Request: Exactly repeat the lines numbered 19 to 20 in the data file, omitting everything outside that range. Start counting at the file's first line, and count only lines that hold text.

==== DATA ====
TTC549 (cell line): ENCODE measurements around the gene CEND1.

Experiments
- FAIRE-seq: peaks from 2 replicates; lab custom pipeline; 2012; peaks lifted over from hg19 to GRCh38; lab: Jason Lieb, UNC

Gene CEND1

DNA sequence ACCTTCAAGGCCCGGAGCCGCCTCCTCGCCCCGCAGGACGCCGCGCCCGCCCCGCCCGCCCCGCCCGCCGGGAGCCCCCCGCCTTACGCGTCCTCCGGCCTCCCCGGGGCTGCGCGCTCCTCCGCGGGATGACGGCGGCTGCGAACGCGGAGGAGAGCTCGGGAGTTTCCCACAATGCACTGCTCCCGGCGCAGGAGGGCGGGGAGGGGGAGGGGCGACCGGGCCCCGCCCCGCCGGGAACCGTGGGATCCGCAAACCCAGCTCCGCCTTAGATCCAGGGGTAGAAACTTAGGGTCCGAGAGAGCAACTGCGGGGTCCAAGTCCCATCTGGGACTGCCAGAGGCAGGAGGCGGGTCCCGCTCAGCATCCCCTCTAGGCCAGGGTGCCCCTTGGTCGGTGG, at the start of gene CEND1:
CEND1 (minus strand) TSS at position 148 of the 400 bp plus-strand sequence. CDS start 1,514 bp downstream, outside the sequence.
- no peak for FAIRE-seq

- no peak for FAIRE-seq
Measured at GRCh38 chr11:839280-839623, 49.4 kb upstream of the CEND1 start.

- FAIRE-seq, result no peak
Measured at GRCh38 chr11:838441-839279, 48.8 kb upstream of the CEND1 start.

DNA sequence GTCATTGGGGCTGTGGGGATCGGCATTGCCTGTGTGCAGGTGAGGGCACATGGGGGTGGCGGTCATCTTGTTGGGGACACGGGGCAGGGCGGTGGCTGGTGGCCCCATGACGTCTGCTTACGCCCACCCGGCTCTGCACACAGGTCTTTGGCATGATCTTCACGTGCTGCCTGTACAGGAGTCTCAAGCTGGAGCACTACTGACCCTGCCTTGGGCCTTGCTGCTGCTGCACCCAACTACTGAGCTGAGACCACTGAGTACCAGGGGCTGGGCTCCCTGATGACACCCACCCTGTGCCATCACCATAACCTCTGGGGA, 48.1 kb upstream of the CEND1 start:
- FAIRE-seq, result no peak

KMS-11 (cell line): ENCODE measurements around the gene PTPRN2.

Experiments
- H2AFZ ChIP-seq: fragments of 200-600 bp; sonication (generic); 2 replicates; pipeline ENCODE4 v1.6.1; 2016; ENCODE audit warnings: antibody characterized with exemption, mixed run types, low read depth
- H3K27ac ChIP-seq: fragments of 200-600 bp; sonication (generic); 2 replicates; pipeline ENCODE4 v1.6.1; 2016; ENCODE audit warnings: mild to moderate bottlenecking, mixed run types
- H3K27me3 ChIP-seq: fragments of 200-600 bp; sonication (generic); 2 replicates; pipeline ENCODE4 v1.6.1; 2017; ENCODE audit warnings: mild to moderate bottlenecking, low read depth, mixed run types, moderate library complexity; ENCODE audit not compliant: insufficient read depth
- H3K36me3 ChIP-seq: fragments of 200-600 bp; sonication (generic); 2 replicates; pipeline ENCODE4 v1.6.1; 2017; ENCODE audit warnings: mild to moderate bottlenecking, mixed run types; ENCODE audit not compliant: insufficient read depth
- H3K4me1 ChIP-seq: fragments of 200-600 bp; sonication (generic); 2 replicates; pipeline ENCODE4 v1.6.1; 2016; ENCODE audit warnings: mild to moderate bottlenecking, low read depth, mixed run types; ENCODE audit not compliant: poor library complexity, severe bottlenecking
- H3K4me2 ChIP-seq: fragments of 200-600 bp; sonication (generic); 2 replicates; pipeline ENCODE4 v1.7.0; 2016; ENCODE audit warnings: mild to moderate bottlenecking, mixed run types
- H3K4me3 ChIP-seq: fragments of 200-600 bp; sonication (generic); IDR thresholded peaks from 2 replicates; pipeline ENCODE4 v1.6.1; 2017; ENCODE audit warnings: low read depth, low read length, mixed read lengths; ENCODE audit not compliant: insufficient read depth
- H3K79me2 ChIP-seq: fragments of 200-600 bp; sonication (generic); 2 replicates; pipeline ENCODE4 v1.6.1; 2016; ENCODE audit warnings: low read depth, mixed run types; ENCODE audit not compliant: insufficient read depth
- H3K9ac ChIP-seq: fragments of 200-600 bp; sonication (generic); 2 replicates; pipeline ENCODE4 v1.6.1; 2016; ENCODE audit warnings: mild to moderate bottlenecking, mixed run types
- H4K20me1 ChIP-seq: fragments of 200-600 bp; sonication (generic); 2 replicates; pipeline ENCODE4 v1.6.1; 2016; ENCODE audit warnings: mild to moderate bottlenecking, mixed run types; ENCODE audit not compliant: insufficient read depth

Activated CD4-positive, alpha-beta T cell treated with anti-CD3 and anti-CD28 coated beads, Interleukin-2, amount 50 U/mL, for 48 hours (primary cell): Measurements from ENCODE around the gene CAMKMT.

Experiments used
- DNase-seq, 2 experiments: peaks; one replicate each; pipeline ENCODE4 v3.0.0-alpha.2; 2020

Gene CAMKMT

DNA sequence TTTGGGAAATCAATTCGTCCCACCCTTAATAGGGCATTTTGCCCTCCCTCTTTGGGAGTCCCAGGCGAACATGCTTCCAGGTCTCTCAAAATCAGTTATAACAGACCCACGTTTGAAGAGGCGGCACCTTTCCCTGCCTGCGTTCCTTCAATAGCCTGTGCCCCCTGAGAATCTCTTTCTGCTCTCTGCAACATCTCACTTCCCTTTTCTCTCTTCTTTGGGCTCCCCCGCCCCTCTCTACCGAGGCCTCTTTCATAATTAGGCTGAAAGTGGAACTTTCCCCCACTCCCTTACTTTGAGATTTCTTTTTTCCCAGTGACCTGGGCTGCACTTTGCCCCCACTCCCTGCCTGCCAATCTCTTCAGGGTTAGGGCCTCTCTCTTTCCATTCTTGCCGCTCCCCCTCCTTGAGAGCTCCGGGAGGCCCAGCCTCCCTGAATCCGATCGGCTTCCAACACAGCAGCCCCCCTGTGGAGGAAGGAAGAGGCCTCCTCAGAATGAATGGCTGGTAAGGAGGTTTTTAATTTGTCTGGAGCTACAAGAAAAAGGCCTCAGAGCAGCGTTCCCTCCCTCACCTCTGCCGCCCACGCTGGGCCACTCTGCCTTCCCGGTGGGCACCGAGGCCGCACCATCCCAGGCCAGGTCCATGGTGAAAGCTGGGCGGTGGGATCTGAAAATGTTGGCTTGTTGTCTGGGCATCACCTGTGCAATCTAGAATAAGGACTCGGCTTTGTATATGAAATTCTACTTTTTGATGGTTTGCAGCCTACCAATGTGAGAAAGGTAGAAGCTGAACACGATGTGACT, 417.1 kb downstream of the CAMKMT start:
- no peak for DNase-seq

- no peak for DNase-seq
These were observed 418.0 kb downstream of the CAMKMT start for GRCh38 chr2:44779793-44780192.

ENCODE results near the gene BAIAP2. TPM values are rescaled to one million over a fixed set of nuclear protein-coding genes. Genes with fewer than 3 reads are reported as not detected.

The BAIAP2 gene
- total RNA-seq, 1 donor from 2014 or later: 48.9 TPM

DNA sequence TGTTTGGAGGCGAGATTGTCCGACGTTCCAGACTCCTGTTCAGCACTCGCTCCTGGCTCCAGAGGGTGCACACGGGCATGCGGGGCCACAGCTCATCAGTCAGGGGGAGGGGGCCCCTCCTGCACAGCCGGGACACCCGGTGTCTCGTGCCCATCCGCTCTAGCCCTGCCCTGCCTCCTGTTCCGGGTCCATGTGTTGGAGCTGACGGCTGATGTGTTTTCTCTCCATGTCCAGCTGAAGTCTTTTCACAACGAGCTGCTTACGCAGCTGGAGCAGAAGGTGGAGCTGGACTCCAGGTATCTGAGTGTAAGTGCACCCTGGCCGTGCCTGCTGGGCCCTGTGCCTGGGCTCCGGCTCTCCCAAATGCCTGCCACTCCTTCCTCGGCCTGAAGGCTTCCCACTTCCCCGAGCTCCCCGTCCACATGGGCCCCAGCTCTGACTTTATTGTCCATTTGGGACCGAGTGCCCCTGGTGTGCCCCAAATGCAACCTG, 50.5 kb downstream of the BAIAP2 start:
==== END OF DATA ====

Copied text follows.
- H3K36me3 ChIP-seq: fragments of 200-600 bp; sonication (generic); 2 replicates; pipeline ENCODE4 v1.6.1; 2017; ENCODE audit warnings: mild to moderate bottlenecking, mixed run types; ENCODE audit not compliant: insufficient read depth
- H3K4me1 ChIP-seq: fragments of 200-600 bp; sonication (generic); 2 replicates; pipeline ENCODE4 v1.6.1; 2016; ENCODE audit warnings: mild to moderate bottlenecking, low read depth, mixed run types; ENCODE audit not compliant: poor library complexity, severe bottlenecking